Septic tank owner maintenance

Things to Know About Planting Trees Near Septic Systems

Planting a tree near your septic system can be beneficial, but if you’re not careful, it can also be hazardous to your tank’s functionality. Learn about the best types of trees to plant, the ideal distance for a tree from your septic system, and other helpful tips in this guide.

Why Should You Be Careful When Planting Trees Near Your Septic System?

Planting trees too close to your septic system can cause major damage and lead to costly repairs. Tree roots have the potential to grow into underground pipes, which can block them and cause serious backups.

Additionally, some tree species are more prone to damaging sewer lines due to their aggressive root systems. It’s important to do your research before planting a tree near your septic system to avoid costly repairs or replacements down the road.

The location of your septic system should be indicated in the original plans for your property, but if you are unsure about where it’s located, then it’s best to have a professional come out and investigate. You should also avoid planting trees with invasive root systems such as Maples, Poplars, or Willows near the reservoir area.

Trees with more moderate root systems like Birch, Plum, and Dogwood are wise choices. To make sure that these trees do not damage your pipes in the future, plant them at least 10 feet away from where the septic tank usually lies.

Taking these precautions can prevent costly repairs and make sure that your septic system is running effectively throughout its lifetime.

What Is the Best Tree to Plant Near a Septic System?

Before you make a tree-buying trip to the nursery, it’s important to research the best trees for your particular type of septic system. Consider smaller, slower-growing trees with shallow root systems, such as Japanese maple, crepe myrtle or sassafras.

These smaller trees typically have less aggressive roots and are less likely to cause damage than larger varieties like oaks or maples. Avoid planting any type of citrus tree near your septic tank; their roots have been known to be particularly damaging.

All trees have the potential to damage a septic system, but those with aggressive root systems can be especially destructive. The roots of oaks and maples can spread out up to 10 feet or more around the tree, making them particularly hazardous when planted near septic systems or underground utilities.

If these larger trees are determined to be necessary for your landscape, consult a landscape designer for advice on proper spacing so you can enjoy the beauty of your greenspace without compromising the integrity of your system.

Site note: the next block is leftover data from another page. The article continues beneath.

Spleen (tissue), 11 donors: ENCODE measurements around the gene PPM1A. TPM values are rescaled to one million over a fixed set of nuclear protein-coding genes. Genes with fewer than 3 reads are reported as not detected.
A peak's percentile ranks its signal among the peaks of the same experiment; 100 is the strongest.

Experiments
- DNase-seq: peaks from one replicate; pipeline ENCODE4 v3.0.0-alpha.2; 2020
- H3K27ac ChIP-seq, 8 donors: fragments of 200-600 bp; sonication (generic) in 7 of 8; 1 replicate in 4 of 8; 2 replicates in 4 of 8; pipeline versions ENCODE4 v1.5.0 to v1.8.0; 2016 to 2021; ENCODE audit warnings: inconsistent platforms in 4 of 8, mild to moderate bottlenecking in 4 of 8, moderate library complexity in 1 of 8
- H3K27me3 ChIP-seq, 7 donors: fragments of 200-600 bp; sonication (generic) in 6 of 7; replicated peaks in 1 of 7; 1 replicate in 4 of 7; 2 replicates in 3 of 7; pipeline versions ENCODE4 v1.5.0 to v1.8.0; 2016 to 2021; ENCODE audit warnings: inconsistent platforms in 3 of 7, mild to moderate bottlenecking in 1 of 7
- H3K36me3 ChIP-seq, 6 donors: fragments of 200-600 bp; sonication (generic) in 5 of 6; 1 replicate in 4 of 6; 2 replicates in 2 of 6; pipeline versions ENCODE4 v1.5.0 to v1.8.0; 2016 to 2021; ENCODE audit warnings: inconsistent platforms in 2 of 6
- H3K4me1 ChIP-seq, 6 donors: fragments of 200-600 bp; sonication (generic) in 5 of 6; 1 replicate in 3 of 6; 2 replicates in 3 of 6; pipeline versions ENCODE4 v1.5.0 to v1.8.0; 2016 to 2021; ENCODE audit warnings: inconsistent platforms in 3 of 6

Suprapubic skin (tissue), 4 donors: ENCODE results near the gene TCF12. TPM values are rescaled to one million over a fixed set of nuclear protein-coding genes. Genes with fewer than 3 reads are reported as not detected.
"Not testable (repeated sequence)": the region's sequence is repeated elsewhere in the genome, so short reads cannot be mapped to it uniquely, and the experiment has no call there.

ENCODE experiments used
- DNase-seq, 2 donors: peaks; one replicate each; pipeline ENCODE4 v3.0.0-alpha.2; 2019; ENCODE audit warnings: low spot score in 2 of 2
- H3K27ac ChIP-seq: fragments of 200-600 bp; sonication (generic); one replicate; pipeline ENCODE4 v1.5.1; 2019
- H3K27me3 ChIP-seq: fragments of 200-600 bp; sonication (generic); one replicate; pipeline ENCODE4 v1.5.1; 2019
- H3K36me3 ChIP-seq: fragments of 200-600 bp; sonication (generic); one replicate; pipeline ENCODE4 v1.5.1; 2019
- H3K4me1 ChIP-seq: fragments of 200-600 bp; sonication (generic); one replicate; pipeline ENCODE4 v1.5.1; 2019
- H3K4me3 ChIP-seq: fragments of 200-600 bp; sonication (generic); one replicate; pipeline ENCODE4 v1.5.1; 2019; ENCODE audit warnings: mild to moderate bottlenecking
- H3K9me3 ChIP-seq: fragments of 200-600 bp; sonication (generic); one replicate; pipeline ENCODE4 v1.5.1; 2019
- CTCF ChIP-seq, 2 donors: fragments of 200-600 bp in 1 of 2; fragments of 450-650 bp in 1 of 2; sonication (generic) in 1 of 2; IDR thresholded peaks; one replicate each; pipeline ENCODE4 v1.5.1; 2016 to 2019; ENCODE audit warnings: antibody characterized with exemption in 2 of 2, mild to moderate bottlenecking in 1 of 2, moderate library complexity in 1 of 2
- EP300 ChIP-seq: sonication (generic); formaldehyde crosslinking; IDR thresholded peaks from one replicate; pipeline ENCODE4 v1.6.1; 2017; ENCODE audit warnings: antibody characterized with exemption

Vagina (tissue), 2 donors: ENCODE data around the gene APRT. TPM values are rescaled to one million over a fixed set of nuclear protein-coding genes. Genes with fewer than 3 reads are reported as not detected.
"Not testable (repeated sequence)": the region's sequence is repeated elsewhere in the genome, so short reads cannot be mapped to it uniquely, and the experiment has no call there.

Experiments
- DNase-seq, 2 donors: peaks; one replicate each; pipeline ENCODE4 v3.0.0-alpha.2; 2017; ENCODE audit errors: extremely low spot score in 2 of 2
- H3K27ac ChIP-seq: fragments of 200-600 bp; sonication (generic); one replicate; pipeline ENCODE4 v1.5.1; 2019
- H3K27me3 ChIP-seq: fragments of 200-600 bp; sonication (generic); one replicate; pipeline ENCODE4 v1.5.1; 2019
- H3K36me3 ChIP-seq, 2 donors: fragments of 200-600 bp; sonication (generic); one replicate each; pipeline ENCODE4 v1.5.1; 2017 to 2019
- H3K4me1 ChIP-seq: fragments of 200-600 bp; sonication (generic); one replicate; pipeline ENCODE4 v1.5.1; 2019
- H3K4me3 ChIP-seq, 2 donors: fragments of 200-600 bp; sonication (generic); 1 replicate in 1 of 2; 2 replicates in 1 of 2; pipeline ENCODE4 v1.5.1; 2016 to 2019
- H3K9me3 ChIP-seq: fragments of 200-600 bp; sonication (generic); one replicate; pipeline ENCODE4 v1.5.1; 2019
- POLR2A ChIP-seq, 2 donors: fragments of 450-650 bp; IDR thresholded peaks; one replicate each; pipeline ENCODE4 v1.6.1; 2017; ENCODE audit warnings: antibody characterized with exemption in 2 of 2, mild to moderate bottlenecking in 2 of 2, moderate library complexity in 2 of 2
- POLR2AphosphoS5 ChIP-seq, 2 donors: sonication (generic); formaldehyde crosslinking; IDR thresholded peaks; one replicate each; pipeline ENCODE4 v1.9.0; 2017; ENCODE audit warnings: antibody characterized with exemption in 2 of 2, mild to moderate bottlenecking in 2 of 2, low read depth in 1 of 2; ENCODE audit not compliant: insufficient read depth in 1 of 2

How Far Away Should You Plant a Tree from a Septic System?

Generally speaking, the further away from your septic system a tree is planted, the better. As a rule of thumb, place trees at least 30 feet away from your tank and lines.

Avoid planting trees directly over or near the leach field drainage lines; tree roots that are too close can grow into and clog them, creating a nasty and expensive mess to clean up. Place shallow-rooted plants like perennials, grasses, or other groundcover in this location instead.

When possible, avoid planting large trees over your septic tank and leach field. Several sources caution that tree roots can easily damage the plastic or aluminum pipes used in residential wastewater systems.

Research shows that maple, birch, poplar, and willow trees are especially susceptible to clogging due to their aggressive root system.

In contrast, smaller flowering, and fruit trees such as cherry, peach and crabapple usually only have shallow root systems and won’t cause as much trouble if planted closer to the septic field.

Which Trees Are Not Recommended to Plant Near a Septic System?

The roots of certain tree species are especially aggressive and can cause major damage. Trees not recommended for planting near a septic tank include walnut, silver maple, cottonwood, poplar and willow trees, as well as any tree grown from seed such as pine or spruce.

Trees with deep-reaching roots should generally be avoided at all costs. These include box elder, redwood and sweet gum trees.

Trees should be planted at least 10 feet away from any part of a septic tank and drain field. Different tree species have varying levels of aggressiveness with their root systems. For instance, maple trees are known to send out many surface roots that can cause significant damage.

Even when planted at a significant distance from the system, such aggressive-rooting trees pose a threat and should be avoided in areas near septic tanks and leach fields.

Similar Posts

Leave a Reply

Your email address will not be published. Required fields are marked *